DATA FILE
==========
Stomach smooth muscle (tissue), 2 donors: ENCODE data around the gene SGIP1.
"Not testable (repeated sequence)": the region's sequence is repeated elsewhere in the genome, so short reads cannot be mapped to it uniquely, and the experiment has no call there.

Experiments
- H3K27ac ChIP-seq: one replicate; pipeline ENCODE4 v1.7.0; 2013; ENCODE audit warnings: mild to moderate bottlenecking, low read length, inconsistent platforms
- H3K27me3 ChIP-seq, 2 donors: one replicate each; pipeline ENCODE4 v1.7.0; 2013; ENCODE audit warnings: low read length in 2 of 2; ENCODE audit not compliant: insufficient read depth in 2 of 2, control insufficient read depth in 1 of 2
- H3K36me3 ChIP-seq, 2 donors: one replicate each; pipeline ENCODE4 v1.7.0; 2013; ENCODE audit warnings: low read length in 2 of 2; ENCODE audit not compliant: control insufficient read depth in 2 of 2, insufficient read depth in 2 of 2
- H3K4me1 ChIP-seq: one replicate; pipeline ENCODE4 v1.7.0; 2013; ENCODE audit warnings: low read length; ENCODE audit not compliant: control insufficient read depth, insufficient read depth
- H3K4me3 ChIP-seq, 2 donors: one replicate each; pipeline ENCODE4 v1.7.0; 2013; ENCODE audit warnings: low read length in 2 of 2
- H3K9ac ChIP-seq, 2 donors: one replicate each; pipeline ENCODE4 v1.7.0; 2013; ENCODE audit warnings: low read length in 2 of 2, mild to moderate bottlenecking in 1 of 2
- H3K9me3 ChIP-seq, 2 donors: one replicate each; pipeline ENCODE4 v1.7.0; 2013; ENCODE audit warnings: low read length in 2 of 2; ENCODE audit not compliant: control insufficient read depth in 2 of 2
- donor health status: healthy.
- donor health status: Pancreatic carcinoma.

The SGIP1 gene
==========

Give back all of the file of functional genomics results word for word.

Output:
Stomach smooth muscle (tissue), 2 donors: ENCODE data around the gene SGIP1.
"Not testable (repeated sequence)": the region's sequence is repeated elsewhere in the genome, so short reads cannot be mapped to it uniquely, and the experiment has no call there.

Experiments
- H3K27ac ChIP-seq: one replicate; pipeline ENCODE4 v1.7.0; 2013; ENCODE audit warnings: mild to moderate bottlenecking, low read length, inconsistent platforms
- H3K27me3 ChIP-seq, 2 donors: one replicate each; pipeline ENCODE4 v1.7.0; 2013; ENCODE audit warnings: low read length in 2 of 2; ENCODE audit not compliant: insufficient read depth in 2 of 2, control insufficient read depth in 1 of 2
- H3K36me3 ChIP-seq, 2 donors: one replicate each; pipeline ENCODE4 v1.7.0; 2013; ENCODE audit warnings: low read length in 2 of 2; ENCODE audit not compliant: control insufficient read depth in 2 of 2, insufficient read depth in 2 of 2
- H3K4me1 ChIP-seq: one replicate; pipeline ENCODE4 v1.7.0; 2013; ENCODE audit warnings: low read length; ENCODE audit not compliant: control insufficient read depth, insufficient read depth
- H3K4me3 ChIP-seq, 2 donors: one replicate each; pipeline ENCODE4 v1.7.0; 2013; ENCODE audit warnings: low read length in 2 of 2
- H3K9ac ChIP-seq, 2 donors: one replicate each; pipeline ENCODE4 v1.7.0; 2013; ENCODE audit warnings: low read length in 2 of 2, mild to moderate bottlenecking in 1 of 2
- H3K9me3 ChIP-seq, 2 donors: one replicate each; pipeline ENCODE4 v1.7.0; 2013; ENCODE audit warnings: low read length in 2 of 2; ENCODE audit not compliant: control insufficient read depth in 2 of 2
- donor health status: healthy.
- donor health status: Pancreatic carcinoma.

The SGIP1 gene